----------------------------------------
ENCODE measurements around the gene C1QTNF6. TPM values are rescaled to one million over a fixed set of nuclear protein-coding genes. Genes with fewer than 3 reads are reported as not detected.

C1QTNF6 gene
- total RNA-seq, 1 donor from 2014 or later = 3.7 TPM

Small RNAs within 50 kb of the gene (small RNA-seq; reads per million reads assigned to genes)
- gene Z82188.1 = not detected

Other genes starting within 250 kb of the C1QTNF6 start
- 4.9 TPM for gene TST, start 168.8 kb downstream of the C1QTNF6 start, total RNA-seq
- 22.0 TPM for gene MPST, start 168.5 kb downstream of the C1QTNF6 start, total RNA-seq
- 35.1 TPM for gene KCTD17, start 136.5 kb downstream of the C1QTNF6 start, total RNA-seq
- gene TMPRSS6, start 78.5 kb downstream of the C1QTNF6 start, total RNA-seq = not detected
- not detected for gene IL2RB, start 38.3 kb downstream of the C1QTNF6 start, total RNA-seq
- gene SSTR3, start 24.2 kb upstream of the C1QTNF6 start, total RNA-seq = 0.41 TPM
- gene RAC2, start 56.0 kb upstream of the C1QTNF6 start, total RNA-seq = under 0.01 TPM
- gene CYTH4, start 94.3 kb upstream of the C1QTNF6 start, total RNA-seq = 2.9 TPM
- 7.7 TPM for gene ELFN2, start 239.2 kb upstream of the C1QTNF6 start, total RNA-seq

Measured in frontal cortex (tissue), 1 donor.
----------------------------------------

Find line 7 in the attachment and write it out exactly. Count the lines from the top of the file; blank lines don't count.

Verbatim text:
- 4.9 TPM for gene TST, start 168.8 kb downstream of the C1QTNF6 start, total RNA-seq